Lithuanian Code of Civil procedure establishes a freezing order as a tool that could be used to freeze the assets owned by a defendant in order to safeguard the enforcement of the court judgment.
Similarly, as in the UK, the claimant should demonstrate that he has (i) a prima facie case, (ii) that without issuing a freezing order the enforcement of the court judgment will become impossible or at least much harder and (iii) that the injunctions sought are proportional, does not restrict defendant more than it is necessary to guarantee the smooth enforcement of the future judgment.
Although the law was rather stable on this matter, the case law demonstrates a significant switch. Up to 2012, it was rather easy to get the freezing order. The courts used to rely on the fact that the amount of the claim is significant to the certain defendant and this used to be a sufficient argument to get the freezing order.
However, around 2012 the case law switched significantly. The courts started to require to demonstrate clear evidence on the unfair steps that may be taken by the defendant (hiding property, transferring it without fair compensation, etc.).
This made it rather hard to get the freezing order. Usually, the courts would grant it only in some exceptional cases.
As to the tactics, as the claimant is required to demonstrate the exact unfair practices of the defendant, the timing of asking the freezing order is rather important. The request should be filed not too early so that certain mistakes of the defendant could be demonstrated.
The effect of the freezing order reaches any assets owned by the defendant within the territory of Lithuania. In case it is needed to freeze the assets that are in different jurisdictions, enforcement of the order in those specific jurisdictions will be needed. Additionally, if the assets of the holding company are frozen, this would not have a direct effect on the assets owned by the daughter companies.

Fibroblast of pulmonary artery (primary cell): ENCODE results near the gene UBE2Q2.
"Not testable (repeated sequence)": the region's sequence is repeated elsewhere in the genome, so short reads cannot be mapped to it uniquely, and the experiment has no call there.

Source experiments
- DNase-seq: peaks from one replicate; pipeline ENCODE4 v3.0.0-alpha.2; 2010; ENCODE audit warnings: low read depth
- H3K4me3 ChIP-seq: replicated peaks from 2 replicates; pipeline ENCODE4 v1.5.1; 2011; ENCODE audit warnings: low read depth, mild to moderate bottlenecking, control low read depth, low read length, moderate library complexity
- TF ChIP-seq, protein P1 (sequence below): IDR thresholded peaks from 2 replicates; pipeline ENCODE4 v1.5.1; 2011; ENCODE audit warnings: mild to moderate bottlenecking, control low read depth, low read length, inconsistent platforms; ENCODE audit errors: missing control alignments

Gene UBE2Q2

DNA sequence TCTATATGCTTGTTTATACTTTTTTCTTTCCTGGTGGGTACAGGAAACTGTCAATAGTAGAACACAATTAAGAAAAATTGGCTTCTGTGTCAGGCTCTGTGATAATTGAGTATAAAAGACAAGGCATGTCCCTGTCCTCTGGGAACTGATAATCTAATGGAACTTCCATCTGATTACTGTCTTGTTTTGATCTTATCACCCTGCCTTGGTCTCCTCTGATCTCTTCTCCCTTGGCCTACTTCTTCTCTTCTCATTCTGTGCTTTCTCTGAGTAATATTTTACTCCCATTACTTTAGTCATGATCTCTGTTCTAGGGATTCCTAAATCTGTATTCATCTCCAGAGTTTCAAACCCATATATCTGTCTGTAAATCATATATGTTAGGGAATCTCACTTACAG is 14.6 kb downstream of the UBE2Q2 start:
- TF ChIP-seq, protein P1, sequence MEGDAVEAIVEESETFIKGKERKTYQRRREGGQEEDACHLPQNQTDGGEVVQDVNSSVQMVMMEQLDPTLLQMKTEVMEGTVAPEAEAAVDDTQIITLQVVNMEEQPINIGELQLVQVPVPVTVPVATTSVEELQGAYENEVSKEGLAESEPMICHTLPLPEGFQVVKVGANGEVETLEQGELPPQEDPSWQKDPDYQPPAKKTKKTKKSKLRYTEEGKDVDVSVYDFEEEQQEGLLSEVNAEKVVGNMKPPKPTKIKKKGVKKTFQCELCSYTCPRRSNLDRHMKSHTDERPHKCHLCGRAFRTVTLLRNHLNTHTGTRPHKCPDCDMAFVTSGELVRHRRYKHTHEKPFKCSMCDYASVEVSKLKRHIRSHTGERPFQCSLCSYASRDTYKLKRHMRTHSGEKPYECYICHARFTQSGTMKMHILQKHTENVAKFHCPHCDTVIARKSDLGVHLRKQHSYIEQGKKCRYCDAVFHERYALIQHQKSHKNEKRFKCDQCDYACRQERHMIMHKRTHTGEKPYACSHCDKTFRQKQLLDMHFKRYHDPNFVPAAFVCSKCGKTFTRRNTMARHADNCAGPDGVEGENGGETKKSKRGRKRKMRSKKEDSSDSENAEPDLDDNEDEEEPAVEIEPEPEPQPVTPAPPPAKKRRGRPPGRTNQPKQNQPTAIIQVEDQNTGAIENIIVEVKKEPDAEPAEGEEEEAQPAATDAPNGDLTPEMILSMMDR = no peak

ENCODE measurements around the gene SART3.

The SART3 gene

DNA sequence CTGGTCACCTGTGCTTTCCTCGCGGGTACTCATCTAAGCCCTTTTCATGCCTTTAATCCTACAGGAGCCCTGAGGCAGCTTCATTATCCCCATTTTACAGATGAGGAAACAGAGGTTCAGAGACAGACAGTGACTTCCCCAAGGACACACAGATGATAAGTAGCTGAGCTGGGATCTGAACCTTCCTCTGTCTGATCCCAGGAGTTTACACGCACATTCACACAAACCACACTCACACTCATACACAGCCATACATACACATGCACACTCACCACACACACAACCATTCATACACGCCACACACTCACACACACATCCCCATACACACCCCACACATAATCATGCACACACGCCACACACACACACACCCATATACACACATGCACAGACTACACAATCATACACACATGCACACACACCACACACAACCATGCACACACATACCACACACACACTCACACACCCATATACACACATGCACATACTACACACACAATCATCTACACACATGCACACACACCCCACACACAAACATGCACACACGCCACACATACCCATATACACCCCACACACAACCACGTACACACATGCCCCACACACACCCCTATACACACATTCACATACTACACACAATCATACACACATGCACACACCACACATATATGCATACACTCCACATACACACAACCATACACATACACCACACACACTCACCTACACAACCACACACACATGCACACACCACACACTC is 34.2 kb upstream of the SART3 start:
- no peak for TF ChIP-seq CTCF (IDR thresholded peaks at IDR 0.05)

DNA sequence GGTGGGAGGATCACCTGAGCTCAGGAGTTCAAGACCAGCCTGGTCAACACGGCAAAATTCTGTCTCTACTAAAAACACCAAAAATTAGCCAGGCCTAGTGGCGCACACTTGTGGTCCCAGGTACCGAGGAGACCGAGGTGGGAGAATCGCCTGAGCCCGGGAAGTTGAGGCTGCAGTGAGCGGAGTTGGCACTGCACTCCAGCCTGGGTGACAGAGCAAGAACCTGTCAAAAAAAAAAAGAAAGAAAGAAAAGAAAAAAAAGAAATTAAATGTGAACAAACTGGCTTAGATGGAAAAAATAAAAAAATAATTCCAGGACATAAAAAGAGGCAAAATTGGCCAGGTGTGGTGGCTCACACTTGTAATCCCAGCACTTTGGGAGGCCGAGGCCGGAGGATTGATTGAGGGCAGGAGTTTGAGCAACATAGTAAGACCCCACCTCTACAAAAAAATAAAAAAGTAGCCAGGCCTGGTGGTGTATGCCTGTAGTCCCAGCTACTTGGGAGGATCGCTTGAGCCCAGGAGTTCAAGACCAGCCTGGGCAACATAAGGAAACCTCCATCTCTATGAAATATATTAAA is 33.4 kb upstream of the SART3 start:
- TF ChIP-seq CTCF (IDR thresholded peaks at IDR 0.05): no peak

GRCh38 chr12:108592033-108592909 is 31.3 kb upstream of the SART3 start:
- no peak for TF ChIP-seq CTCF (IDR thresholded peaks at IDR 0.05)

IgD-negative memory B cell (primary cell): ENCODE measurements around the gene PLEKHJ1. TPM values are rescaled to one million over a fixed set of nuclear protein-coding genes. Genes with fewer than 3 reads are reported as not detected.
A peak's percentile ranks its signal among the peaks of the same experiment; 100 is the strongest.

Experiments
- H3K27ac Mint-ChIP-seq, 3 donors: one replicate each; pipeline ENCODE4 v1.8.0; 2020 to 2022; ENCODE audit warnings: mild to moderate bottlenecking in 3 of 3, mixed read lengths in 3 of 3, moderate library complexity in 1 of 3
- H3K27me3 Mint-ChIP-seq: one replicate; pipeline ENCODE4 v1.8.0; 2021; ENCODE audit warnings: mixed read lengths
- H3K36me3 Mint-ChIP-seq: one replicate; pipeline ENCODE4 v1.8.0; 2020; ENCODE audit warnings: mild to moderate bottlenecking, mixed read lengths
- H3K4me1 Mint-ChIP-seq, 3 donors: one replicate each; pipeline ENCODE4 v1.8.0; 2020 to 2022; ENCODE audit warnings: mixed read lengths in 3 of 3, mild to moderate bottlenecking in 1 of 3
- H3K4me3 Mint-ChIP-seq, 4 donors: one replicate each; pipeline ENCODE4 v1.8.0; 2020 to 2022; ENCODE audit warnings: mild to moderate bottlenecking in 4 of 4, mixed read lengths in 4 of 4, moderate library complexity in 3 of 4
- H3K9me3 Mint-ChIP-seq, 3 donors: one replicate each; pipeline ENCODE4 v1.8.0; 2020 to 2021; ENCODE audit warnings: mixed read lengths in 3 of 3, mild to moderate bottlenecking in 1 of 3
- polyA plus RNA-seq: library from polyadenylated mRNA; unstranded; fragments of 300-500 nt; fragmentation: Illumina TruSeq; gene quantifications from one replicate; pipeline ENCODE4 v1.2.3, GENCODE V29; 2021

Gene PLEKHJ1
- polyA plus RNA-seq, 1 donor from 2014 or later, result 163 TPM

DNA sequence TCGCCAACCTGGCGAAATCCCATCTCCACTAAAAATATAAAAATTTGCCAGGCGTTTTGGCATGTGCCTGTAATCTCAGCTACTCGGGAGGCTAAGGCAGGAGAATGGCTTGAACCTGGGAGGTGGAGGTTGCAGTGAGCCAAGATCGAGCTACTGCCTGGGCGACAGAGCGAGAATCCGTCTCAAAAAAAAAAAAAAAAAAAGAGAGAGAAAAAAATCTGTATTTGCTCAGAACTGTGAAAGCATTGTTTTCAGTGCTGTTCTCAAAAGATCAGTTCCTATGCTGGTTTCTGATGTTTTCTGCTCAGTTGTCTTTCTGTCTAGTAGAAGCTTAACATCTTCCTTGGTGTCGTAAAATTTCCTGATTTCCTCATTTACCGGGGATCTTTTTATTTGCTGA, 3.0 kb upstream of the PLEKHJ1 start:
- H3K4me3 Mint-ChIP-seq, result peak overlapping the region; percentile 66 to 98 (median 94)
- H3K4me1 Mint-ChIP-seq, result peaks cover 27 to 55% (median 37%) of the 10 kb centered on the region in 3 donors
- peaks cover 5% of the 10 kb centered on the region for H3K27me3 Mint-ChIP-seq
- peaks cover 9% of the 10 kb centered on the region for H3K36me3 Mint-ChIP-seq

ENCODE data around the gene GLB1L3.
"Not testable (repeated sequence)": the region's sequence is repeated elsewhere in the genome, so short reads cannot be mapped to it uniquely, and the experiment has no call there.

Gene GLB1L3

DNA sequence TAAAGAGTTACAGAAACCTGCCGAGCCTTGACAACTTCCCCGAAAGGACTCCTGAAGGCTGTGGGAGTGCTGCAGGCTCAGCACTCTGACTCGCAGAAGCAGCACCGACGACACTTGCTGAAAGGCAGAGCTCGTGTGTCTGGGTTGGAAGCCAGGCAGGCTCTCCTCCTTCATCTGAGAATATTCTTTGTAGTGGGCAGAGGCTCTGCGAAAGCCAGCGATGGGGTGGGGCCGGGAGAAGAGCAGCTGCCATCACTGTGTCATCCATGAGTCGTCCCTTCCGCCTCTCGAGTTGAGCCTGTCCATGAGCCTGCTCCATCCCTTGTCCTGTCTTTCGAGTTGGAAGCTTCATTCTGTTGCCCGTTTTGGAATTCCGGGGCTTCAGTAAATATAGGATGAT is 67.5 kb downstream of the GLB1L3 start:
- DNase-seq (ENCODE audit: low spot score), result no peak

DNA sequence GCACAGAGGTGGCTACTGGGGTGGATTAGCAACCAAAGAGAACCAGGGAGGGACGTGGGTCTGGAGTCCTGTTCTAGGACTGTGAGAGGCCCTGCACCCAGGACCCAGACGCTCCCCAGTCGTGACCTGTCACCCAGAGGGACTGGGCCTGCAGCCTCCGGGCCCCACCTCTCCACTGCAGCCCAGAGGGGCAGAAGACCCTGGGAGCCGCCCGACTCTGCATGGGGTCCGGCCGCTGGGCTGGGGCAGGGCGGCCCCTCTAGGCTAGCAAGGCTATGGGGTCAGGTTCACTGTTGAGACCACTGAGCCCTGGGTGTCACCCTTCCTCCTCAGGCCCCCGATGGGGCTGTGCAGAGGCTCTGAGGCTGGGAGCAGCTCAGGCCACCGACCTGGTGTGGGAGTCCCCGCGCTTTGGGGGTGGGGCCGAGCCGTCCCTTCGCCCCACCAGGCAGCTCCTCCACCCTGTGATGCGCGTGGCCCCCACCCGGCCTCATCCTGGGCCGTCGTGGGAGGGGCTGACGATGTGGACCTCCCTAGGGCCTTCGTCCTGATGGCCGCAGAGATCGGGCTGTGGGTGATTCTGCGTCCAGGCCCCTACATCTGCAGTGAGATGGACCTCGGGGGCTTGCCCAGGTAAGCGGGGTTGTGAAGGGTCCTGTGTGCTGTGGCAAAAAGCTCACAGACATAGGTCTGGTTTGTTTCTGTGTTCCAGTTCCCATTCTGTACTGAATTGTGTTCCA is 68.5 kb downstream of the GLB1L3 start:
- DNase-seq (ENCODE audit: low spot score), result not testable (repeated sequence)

Court order on provisional measures, including protective measures, is an effective tool, useful to get – enforcing foreign orders.
Getting a freezing order in the EU jurisdiction allows you to enforce it easily in different jurisdictions within the EU according to the Brussels regime.
According to Brussels regime Member State if the provisional measure applied is not in the law of different members where the enforcement is sought, the court of such member state should apply available measures, that “has equivalent effects attached to it and pursues similar aims”. Therefore, although for example, Lithuanian law is silent on “provisional liquidator” that is an important tool in the UK, Lithuanian court’s right to appoint an asset administrator as a provisional measure, would be a proper answer in enforcing the UK court’s order on provisional liquidator.
Although it is a great pity that the UK is no longer part of the EU, at least during the transition period up to the end of 2020 the UK will also enjoy the benefits of the Brussels regime.
In addition, the UK and the Baltic States have strong economic ties, a significant number of Baltic States citizens live in the UK, therefore, I have no doubts that a similar regime will remain in place after the transitional period is over.
There is one issue that is very important to consider. Our Code of Civil Procedure requires that the defendant would be informed about the court hearing where the provisional measures were applied whereas under the Brussels regime this is not a mandatory requirement. Therefore, after the transitional period is over, if there will be no additional agreements on the application of Brussels to UK court orders, serving a defendant might be an important issue while enforcing the UK court order.